Dr Barbara Tiddi joined the University of Greenwich in 2023. In her previous appointments, Barbara was a Lecturer in Conservation Science at the Bristol Zoological Society, and an Associate Lecturer in Biological Anthropology in the School of Anthropology and Conservation at the University of Kent. Before that, she was based for six years at the German Primate Center (DPZ) as postdoctoral fellow in the Cognitive Ethology Lab where she investigated the adaptive function of female sexual signals in Neotropical primates. Barbara received her PhD in Natural Sciences and Psychology from Liverpool John Moores University (UK), and a BSc in Biological Sciences and Applied Ecology from the University of Rome “La Sapienza” (Italy).
Much of Barbara’s previous work has focused on investigating how specific features of primate social systems shape their behavioural responses in a way that deviates from what broadly predicted by ecological and economic models used in the study of animal behaviour. Her collaborative work with the Argentinean National Research Council (CONICET) has also contributed to address the issue of primate-human interaction within the context of parasite infections and social connectivity. Her research has been largely based on fieldwork in Argentina and Costa Rica.
Barbara’s current interests broadly focus on two areas: 1) understanding how research in animal behaviour can contribute to practical aspects of conservation (e.g., wildlife reintroduction), and 2) implementing self-sustainable community-led conservation initiatives to promote conservation and sustainable habitat management. Her most recent work in collaboration with the Distance State University of Costa Rica (UNED) has centred on evaluating the effectiveness on threatened amphibian populations of water supplementation via capacity-building of local communities.
NRI Programme Leader for Biology
Previous Funded Research Projects
- 2012 Volkswagen Stiftung Evolutionary Biology Postdoctoral Fellowship, “Sexual behavior and social constraints in a New World primate”.
- 2011 Leakey Foundation Research Grant, “Female mating strategies in tufted capuchin monkeys (Sapajus nigritus)”.
- 2011 German Academic Exchange Service (DAAD) Fellowship, “Adaptive function of female sexual calls in tufted capuchin monkeys (Sapajus nigritus)”.
- Agostini, I., Vanderhoeven, E., Pfoh, R., Beldomenico, P., and Tiddi, B. (2023) Experimental evidence of parasite-induced behavioural alterations modulated by food availability in wild capuchin monkeys. Scientific Reports: e3083.
- Pfoh, R., Tiddi, B., Di Bitetti, M.S. and Agostini, I. (2021) Grooming site preferences in black capuchin monkeys: hygienic vs. social functions revisited. American Journal of Primatology: e22920.
- Wheeler, B.C., Fahy, M., and Tiddi, B. (2019) Experimental evidence of heterospecific alarm signal recognition via associative learning in wild capuchin monkeys. Animal Cognition, DOI: 10.1007/s10071-019-01264-3.
- Tiddi, B., Pfoh, R., and Agostini, I. (2019) The impact of food provisioning on parasite infection in wild black capuchin monkeys: a network approach. Invited article contribution for the special issue “Social network analysis on primates” edited by Drs Ivan Puga-Gonzalez, Sebastian Sosa, Cedric Sueur. Primates 60: 297-306.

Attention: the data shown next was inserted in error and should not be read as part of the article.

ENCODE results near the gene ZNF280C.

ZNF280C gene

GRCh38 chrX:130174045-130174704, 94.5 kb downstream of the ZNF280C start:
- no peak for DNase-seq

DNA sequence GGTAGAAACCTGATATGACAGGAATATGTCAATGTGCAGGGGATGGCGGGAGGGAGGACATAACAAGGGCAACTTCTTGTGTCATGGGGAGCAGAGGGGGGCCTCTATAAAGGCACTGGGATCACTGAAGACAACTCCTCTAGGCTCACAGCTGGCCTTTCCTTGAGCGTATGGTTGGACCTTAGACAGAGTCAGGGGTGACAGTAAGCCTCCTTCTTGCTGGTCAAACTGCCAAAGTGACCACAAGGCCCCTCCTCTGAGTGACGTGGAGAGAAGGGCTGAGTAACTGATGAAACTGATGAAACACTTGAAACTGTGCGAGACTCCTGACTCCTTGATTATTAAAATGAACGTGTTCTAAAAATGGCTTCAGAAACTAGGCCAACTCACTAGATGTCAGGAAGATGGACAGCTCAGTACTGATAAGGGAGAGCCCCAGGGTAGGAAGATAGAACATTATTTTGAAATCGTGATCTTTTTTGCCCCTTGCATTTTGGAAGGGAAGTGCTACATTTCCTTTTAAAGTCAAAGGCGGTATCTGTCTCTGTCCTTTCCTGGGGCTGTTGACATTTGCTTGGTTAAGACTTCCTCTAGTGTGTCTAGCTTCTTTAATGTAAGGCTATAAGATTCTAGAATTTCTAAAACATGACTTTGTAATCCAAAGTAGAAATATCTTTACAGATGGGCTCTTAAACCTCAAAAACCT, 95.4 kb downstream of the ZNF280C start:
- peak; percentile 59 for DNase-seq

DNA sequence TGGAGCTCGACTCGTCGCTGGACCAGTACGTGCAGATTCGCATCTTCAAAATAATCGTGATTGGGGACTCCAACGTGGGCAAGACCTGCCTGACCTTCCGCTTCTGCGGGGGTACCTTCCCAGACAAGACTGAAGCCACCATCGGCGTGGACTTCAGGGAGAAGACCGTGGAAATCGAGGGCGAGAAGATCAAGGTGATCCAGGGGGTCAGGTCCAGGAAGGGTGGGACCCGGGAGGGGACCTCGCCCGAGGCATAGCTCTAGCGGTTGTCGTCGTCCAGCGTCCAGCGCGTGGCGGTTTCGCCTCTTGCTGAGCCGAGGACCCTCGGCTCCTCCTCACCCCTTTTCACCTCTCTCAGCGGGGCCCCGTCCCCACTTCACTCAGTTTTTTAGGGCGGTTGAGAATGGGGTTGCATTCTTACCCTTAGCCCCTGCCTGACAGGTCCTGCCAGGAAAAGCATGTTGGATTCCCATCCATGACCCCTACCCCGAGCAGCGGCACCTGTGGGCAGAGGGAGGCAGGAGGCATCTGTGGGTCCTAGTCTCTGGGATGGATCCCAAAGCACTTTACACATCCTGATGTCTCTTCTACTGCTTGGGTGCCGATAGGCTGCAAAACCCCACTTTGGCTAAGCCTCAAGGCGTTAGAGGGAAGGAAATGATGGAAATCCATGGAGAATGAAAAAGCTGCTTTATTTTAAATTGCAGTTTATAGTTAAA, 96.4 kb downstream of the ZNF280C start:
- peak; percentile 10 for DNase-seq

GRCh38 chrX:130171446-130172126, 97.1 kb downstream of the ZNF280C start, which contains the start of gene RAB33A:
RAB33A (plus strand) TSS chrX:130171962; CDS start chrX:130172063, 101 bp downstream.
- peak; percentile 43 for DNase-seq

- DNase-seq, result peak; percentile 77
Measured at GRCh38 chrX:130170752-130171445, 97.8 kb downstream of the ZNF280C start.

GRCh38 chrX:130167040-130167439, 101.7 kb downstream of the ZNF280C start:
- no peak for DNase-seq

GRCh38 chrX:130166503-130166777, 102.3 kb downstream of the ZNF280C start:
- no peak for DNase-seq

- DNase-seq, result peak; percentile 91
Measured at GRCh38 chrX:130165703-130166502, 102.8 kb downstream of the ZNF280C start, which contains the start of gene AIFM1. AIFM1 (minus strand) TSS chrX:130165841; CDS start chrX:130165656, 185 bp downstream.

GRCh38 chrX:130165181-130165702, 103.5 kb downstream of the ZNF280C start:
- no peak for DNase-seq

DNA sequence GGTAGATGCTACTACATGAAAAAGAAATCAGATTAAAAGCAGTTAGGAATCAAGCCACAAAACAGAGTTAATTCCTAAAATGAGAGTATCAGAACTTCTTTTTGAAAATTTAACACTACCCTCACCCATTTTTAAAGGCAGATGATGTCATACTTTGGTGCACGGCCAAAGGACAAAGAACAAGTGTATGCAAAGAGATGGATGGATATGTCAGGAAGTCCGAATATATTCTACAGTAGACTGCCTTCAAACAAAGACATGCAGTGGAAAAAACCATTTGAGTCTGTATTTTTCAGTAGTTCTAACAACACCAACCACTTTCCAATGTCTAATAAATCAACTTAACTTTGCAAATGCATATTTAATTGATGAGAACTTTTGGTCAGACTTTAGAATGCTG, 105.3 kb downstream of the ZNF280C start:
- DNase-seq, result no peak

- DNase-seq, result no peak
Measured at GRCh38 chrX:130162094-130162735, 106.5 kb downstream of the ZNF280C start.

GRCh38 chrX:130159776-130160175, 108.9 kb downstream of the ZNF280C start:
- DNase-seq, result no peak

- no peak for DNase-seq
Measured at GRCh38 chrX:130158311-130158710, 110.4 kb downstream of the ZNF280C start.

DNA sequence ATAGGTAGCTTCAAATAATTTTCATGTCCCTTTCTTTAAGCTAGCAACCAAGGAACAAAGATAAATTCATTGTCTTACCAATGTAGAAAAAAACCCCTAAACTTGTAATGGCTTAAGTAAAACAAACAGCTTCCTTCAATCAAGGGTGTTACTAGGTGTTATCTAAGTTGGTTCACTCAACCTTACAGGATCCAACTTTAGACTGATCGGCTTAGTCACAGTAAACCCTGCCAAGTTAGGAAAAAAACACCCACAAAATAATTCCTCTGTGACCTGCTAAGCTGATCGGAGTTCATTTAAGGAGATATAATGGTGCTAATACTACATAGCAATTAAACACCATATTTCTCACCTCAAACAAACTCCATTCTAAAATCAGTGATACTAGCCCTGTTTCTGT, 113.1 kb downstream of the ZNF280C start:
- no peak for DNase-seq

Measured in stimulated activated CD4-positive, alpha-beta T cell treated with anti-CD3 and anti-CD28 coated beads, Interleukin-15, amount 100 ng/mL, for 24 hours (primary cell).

- Bernaldo, E., Wheeler, B.C., Heistermann, M., Hammerschimdt, K., and Tiddi, B. (2018) Do sexual calls in female black capuchin monkeys (Sapajus nigritus) vary with fertility? An acoustic analysis. American Journal of Primatology 9: e22920.
- Tiddi, B., Heistermann, M., Fahy, M., and Wheeler, B.C. (2018) Resource defence polygyny in primates? Female response to experimental manipulation of male resource control. PLoS ONE 13(5): e0197020.
- Kean, D., Tiddi, B., Schino, G., Heistermann, M., and Wheeler, B.C. (2017) Feeling anxious? The mechanisms of vocal deception in tufted capuchin monkeys. Animal Behaviour 130: 37- 46.
- Tiddi, B., Polizzi di Sorrentino, E., Fischer, J., and Schino, G. (2017) Acquisition and functional consequences of social knowledge in macaques. Royal Society Open Science 8; 4(2):160639.
- Tiddi, B., Wheeler, B.C., and Heistermann, M. (2015) Female behavioral proceptivity functions as a probabilistic signal of fertility, not female quality, in a New World primate. Hormones and Behavior 73:148-155.
- Pasquaretta, C., Levé, M., Claidière, N., van de Waal, E., Whiten, A., MacIntosh, A.J.J., Pelé, M., Bergstrom, M.L., Borgeaud, C., Brosman, S.F., Crofoot, M.C., Fedigan, L.M., Fichtel, C., Hopper, L.M., Mareno, M.C., Petit, O., Schneoll, A.V., Polizzi di Sorrentino, E., Thierry, B., Tiddi, B., and Sueur, C. (2014) Social networks in primates: smart and tolerant species have more efficient networks. Scientific Reports 4:7600.
- IUCN SSC (Species Survival Commission) Primate Specialist Group Neotropics member
- Primatological Society of Great Britain (PSGB) Conservation Working Party
- Reviewer Editor on the Editorial Board of Behavioral and Evolutionary Ecology, Frontiers in Ecology and Evolution
- Peer Reviewer: Leakey Foundation, Proceedings of the National Academy of Sciences, Animal Behaviour, International Journal of Primatology, American Journal of Primatology, Ethology, Behaviour, Behavioural Processes, Behavioral Ecology and Sociobiology.